Far South Coast firefighters had stepped up well before the Currowan fire started on November 26, RFS Community Safety Officer Marty Webster says.
"A really significant thing to realise and acknowledge is that our volunteers had been away on numerous strike team deployments before Currowan," he said.
"We had been helping elsewhere in the state and some of our volunteers had already been exposed to horrific conditions.
"When Currowan kicked off, that was time to pull everyone back and make sure we were ready to fight on our home turf.
"I started working out of Shoalhaven dealing with communities from Nowra to Batemans Bay, trying to get people prepared for what may happen.
"What did happen was beyond our expectations. What was really different was how widespread the fires were.
"Resources were stretched. Normally we can get assistance from out of area, but most areas were fighting their own fires."
Thankfully, Mr Webster said it was "reassuring to know most people were listening to and following our advice".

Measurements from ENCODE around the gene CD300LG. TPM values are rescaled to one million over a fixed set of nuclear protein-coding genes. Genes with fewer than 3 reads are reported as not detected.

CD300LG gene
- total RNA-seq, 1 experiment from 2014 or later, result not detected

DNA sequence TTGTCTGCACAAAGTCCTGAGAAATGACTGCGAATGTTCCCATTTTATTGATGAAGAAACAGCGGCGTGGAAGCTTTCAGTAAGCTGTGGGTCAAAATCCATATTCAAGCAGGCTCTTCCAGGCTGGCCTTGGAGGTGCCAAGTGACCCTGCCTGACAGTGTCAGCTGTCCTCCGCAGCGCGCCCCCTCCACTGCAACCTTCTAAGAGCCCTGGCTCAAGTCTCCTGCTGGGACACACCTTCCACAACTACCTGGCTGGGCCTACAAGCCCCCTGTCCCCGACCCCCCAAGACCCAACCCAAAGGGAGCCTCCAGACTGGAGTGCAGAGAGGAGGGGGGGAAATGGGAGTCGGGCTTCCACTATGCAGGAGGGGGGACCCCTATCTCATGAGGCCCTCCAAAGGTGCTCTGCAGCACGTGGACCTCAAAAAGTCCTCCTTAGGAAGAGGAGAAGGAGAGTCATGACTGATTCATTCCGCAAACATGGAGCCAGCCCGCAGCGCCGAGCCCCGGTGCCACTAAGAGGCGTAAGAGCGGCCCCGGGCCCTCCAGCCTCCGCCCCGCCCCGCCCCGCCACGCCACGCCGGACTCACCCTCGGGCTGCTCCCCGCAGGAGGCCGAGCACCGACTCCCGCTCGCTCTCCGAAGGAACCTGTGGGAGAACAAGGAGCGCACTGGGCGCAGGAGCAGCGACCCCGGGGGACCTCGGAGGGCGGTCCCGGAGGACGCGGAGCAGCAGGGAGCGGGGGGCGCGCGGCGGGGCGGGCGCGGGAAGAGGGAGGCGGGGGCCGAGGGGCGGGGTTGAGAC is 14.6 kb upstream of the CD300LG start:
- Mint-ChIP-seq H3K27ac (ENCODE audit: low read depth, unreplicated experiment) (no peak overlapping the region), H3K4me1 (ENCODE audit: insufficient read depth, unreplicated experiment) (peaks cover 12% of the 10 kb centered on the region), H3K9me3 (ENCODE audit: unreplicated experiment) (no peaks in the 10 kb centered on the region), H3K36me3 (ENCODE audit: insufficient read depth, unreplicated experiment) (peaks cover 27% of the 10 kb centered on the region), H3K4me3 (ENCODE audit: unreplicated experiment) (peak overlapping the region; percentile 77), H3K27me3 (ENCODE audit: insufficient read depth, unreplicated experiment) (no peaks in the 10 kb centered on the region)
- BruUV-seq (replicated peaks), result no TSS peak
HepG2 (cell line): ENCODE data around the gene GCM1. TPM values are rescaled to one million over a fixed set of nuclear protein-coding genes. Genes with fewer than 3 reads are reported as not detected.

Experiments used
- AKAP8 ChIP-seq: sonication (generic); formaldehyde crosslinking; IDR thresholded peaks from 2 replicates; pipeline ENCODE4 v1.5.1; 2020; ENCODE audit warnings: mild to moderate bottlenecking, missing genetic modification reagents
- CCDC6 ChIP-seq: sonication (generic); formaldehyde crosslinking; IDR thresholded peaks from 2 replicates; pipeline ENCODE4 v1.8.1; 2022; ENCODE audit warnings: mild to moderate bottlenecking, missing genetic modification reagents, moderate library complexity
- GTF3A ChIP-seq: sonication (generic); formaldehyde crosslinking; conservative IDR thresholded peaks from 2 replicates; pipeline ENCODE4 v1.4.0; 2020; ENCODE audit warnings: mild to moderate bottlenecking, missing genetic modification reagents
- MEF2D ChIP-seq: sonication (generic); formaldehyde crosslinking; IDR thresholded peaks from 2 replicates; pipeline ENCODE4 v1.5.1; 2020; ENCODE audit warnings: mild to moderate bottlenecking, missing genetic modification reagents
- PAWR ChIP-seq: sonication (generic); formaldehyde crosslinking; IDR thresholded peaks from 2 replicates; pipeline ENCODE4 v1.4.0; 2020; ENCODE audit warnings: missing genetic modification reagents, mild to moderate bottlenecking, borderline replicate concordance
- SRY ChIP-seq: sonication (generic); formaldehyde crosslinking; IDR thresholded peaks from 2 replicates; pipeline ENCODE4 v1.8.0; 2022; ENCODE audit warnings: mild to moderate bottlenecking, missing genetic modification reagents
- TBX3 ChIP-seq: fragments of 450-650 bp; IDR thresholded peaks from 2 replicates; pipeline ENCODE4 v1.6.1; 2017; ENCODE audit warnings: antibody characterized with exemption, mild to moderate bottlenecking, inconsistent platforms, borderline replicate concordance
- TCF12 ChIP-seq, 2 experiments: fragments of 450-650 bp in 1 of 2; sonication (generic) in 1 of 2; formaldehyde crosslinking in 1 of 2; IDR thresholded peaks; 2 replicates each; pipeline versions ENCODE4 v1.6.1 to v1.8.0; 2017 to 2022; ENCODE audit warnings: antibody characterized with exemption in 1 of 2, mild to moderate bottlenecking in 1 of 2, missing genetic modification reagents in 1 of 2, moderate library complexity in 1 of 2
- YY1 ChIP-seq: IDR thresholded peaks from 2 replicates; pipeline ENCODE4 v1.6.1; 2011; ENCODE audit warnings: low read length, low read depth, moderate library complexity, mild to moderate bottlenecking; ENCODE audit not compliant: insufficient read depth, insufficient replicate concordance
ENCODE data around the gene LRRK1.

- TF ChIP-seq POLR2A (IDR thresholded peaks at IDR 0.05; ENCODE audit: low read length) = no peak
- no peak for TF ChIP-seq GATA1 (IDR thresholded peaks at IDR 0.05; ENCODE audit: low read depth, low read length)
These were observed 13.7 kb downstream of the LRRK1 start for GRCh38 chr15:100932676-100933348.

"We did not end up having too many people left in harm's way. There were a number of days there we were simply protecting life and then whatever properties we could."
As summer looms Mr Webster understands people are anxious, but offers reassurance - and a call to action.
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"The first days are going to be really challenging for people, but we are in a much better place than this time last year. Our drought factor is something like four at the moment, when it was 10 last year."
However, he wants entire households to develop "clear and concise" fire plans.
"Plans can look really different for different situations, but the important thing is to think about it and know what each other is going to do," he said.